That information can be culled through student essays, faculty letters of recommendation, or even one-minute videos that school board member Dorie Hordon said some colleges are asking students to submit to see what they look like.
“Some do. I don’t know if it’s a trend,” Plunkett said of the practice.
Colleges, he said, are adjusting to a lot of changes.
This year, there are changes to the Free Application for Federal Student Aid, or FAFSA.
A steady decline in higher-education enrollment has reversed, with a slight uptick in the number of undergraduates in the fall of 2023.
Students continue to apply to more and more colleges, while acceptance rates at the most selective colleges remain in the single digits.
The test-optional trend continues, with more colleges leaving it up to students whether they submit SAT or ACT scores.
Test optional has meant less pressure for students to take those tests multiple times in search of a better score, Plunkett said. “Fewer students are over doing it,” he added.
Yet, most take the tests more than once.
The composite mean SAT score at Staples between 2021 and 2023 was 1,244 out of a possible 1,600 points. That is almost 200 points above national and state averages, Plunkett said.
ACT composite scores from 2021 to 2023 were 28.9 compared to 19.5 nationally.
Staples students are also taking more Advanced Placement exams — 1,273 in 2023, with 95 percent getting a passing score of 3 or better.
Location and more
Along with data, counselors at Staples survey students on the college selection process.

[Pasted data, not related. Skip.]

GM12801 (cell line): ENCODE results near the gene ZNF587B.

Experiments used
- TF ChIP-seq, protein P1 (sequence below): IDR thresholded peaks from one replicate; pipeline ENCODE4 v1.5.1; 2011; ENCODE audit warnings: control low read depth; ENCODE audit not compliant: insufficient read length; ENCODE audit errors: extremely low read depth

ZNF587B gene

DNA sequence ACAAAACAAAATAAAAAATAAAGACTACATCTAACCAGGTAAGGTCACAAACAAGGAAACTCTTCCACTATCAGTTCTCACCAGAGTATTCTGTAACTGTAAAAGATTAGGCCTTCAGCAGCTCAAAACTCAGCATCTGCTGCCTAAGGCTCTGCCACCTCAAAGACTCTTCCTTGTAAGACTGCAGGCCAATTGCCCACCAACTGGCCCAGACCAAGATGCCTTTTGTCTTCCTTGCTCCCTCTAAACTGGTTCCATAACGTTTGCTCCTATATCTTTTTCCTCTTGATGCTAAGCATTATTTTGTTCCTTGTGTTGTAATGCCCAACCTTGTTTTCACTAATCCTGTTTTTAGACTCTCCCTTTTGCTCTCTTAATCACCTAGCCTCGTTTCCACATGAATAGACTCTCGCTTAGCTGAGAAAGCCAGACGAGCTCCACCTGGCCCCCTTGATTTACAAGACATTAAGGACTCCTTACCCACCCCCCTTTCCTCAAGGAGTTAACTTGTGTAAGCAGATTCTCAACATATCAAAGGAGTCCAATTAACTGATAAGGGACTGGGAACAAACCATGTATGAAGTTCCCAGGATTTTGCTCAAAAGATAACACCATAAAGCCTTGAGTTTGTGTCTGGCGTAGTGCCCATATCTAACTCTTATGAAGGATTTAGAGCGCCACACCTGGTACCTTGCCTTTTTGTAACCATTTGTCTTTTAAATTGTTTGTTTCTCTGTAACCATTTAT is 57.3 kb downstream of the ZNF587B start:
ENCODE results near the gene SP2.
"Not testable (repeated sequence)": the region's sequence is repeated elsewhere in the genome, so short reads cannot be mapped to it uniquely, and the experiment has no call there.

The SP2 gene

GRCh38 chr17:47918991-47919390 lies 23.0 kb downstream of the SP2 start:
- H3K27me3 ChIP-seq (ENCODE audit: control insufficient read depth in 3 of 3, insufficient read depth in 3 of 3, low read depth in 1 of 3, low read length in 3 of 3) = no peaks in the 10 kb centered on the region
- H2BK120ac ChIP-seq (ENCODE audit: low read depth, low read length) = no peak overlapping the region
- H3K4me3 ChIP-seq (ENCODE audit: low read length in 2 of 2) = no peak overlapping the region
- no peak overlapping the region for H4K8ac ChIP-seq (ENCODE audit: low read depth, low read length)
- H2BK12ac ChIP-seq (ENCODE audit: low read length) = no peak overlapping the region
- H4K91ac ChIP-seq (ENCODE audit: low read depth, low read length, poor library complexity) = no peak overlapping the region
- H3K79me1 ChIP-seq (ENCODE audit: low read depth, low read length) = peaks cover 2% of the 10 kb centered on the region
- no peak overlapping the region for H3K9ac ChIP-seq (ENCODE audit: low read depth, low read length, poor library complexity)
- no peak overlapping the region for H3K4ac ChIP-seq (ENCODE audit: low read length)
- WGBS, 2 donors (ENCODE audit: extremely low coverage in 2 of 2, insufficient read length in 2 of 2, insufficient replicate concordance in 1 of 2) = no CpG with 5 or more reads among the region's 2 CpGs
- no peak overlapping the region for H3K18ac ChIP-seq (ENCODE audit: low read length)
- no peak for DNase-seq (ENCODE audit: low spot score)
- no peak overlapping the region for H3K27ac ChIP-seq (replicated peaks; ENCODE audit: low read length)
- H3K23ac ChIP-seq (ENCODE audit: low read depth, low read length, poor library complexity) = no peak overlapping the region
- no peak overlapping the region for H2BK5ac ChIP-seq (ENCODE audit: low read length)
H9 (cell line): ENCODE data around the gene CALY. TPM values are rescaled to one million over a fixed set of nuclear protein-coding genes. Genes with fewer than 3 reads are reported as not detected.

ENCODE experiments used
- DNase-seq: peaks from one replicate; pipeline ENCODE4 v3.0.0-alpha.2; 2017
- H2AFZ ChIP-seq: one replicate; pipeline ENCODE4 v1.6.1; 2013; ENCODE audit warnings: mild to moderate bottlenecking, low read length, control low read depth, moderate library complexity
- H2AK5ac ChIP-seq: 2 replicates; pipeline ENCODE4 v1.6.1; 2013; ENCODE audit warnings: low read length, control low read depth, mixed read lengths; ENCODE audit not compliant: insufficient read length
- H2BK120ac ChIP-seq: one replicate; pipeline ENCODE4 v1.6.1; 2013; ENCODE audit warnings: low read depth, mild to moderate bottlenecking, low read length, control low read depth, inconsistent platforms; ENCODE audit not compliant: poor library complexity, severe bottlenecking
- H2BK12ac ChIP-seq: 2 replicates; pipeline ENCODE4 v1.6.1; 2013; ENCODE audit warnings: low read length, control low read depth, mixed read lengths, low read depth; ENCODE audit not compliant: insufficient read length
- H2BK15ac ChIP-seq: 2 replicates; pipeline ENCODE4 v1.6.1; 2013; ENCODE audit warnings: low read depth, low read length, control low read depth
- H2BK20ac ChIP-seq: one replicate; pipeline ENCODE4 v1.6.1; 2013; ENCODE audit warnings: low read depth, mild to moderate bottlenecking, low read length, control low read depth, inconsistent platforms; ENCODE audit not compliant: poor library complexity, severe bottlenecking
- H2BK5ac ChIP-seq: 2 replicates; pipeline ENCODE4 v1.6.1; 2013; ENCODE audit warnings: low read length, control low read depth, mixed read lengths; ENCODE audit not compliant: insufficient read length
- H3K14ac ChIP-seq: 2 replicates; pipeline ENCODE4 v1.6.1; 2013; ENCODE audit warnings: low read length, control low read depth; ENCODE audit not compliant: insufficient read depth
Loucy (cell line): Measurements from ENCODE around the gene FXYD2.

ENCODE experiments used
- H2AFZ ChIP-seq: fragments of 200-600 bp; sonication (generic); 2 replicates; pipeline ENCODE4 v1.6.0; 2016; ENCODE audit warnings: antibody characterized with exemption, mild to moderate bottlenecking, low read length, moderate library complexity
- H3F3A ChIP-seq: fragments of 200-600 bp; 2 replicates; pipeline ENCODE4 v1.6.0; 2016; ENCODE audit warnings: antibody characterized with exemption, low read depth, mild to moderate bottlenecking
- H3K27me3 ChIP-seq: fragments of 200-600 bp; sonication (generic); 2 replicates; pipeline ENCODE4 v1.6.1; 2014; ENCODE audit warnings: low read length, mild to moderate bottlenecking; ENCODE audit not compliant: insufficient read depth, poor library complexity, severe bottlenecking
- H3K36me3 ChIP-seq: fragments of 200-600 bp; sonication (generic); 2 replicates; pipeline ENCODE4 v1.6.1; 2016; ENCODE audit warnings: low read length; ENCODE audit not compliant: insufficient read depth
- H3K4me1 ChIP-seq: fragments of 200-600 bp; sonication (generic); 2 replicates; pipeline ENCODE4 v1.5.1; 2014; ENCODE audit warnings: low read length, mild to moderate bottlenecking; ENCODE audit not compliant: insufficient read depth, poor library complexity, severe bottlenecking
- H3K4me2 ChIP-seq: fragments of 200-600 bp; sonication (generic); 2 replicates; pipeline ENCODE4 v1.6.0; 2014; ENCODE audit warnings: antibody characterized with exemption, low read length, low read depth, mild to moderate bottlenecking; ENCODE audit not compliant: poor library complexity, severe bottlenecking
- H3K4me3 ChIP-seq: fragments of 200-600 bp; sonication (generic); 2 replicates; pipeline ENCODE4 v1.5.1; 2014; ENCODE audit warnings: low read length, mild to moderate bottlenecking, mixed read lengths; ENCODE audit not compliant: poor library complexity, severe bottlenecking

Most students reported the most important factors in their search were the academic programs, location and campus life of the colleges considered.
Their advice to younger students is to focus on their own journey and not on their friends’ plans.
Some said they wish they had more help completing the college essay.
In response, the district held a boot camp this past summer for 50 students that helped with the essay-writing process.
Zeigler said she hopes to continue and expand the program next summer if the demand is there.
Some board members suggested incorporating the essay-writing experience into regular English classes during the school year.
Plunkett said the most challenging feedback from students was the feeling that some want more access to their counselors. Each counselor has a caseload of 160 to 165 students in grades nine through 12.
To assist parents, the district offers a software program that helps capture historical data on Staples students showing how their Grade Point Averages and test scores compare to a profile of students accepted at a given college over the past three years.
A parent workshop to explain how to use the new program will be offered at 9:30 a.m. Dec. 7 at the Westport Library.
Heyer suggested a parent survey on the college selection process might be in order.
“If parents are less stressed then maybe students will be less stressed,” she said.
Board Chair Lee Goldstein said she would like to see the district contact alumni a year or two into college to find out how they are doing.
During the public-comment segment of the meeting, Michele Carey-Moody, past president of the Staples PTA, said she’d also like to survey alumni on college retention rates.
“Did they stay, transfer, was it not the right fit?” Carey-Moody said.
Freelance writer Linda Conner Lambeck, a reporter for more than four decades at the Connecticut Post and other Hearst publications, is a member of the Education Writers Association.